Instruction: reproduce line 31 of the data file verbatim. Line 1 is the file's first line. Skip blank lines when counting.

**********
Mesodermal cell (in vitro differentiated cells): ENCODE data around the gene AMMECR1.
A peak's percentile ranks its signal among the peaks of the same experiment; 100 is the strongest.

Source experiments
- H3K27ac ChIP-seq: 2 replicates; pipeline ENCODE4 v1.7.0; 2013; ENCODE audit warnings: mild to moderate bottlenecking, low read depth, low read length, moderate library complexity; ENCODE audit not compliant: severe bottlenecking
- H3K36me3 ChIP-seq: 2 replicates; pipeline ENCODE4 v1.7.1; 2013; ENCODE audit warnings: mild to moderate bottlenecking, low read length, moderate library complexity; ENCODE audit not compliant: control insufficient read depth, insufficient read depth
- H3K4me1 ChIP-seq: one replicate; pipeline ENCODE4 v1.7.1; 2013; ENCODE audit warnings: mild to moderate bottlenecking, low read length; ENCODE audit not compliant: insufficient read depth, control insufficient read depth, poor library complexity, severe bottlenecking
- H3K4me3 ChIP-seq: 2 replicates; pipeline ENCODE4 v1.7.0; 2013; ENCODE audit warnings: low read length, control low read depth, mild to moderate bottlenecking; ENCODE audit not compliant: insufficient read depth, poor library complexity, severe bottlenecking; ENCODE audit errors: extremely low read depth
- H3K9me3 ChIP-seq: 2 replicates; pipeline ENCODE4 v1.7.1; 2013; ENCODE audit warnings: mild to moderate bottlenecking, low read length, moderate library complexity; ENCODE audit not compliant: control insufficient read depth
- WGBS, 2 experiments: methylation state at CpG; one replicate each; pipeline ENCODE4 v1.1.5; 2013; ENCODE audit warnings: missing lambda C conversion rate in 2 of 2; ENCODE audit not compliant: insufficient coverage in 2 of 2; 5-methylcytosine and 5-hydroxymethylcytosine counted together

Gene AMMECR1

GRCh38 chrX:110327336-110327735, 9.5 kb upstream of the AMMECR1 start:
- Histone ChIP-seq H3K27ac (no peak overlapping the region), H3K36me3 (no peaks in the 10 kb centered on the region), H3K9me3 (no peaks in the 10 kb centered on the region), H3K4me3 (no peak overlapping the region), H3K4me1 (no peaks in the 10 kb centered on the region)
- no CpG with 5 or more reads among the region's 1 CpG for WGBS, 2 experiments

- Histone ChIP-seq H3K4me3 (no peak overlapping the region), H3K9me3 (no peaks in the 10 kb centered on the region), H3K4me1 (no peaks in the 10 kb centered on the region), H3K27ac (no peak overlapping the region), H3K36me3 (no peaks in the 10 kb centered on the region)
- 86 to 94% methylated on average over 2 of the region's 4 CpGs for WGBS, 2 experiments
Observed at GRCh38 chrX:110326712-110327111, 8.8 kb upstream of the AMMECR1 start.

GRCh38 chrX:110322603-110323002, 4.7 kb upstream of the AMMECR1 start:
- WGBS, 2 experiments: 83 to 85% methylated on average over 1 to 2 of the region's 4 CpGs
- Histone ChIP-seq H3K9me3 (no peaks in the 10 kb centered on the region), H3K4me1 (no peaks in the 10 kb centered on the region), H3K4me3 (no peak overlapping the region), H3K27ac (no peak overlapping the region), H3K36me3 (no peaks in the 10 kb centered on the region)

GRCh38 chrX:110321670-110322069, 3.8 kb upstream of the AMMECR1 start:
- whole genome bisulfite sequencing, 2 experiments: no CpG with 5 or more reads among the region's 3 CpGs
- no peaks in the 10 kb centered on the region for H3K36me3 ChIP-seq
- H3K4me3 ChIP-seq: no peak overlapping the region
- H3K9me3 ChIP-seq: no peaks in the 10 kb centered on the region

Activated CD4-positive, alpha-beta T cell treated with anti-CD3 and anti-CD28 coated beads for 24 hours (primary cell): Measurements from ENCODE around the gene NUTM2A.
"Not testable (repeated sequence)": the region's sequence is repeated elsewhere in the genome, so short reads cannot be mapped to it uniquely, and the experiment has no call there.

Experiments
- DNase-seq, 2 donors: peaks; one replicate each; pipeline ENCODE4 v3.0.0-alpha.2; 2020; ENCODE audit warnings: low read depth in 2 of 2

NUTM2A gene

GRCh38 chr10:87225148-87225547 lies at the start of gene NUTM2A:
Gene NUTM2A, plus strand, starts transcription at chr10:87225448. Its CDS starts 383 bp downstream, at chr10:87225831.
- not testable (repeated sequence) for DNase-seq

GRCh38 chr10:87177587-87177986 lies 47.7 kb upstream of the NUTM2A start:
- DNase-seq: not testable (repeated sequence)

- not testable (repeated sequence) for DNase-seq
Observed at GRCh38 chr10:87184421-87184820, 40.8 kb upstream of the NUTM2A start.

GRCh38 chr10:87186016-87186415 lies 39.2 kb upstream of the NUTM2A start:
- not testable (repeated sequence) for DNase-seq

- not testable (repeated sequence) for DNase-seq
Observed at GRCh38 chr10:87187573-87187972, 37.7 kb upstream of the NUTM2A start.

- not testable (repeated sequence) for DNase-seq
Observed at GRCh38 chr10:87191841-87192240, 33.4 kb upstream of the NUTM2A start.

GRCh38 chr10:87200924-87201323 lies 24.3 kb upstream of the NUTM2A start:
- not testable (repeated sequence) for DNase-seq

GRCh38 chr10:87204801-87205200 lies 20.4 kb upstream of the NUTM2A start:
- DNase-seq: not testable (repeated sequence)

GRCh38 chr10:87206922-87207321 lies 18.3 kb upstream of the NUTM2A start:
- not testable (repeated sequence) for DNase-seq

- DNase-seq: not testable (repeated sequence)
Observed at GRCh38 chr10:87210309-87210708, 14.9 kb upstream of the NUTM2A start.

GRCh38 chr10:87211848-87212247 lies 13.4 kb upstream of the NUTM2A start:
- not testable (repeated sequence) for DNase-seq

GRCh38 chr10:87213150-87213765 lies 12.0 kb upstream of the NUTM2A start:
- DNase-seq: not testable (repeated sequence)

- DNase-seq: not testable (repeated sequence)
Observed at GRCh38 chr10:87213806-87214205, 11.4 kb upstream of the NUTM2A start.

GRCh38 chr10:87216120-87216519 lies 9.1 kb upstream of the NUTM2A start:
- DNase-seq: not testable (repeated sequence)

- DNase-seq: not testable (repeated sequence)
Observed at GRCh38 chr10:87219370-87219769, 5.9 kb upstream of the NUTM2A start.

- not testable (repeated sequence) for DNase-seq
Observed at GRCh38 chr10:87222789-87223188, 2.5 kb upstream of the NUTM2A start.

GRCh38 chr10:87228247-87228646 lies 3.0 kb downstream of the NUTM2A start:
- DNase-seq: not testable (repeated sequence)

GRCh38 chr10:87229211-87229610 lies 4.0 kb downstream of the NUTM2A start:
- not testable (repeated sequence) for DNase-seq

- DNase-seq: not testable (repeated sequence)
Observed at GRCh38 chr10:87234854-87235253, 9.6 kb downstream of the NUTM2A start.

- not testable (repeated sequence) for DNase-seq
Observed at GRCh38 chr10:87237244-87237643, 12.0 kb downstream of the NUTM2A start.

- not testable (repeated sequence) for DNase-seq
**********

Gene NUTM2A, plus strand, starts transcription at chr10:87225448. Its CDS starts 383 bp downstream, at chr10:87225831.